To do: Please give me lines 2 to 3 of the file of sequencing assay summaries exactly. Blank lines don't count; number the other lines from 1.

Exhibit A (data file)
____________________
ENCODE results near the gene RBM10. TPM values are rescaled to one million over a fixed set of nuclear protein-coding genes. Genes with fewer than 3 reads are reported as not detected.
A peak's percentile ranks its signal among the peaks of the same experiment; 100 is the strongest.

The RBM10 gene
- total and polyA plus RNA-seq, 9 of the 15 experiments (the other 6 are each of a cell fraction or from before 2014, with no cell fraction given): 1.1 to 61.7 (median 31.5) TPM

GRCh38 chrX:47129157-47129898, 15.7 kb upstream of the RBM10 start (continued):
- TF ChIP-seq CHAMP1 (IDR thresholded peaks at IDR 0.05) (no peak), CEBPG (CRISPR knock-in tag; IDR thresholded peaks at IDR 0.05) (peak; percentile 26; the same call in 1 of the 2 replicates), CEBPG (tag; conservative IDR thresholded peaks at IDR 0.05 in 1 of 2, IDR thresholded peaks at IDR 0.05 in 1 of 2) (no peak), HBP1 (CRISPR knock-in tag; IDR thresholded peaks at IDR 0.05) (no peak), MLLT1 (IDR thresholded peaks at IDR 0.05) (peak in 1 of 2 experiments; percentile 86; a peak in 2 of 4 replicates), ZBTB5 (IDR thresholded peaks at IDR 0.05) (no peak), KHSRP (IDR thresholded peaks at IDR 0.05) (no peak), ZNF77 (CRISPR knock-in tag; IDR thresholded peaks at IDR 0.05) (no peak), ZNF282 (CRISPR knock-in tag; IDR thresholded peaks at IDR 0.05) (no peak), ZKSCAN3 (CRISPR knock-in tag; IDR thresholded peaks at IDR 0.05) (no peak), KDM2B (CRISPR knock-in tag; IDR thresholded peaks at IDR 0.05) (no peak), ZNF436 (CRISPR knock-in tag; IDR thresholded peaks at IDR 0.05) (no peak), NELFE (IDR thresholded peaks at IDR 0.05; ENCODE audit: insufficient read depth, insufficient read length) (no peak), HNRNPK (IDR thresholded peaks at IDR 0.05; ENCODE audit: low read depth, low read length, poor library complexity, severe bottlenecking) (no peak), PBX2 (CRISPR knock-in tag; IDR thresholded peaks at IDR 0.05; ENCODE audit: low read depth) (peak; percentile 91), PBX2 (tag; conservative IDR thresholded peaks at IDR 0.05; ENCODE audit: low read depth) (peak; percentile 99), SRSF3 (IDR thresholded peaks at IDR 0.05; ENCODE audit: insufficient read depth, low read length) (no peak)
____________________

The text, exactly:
A peak's percentile ranks its signal among the peaks of the same experiment; 100 is the strongest.

The RBM10 gene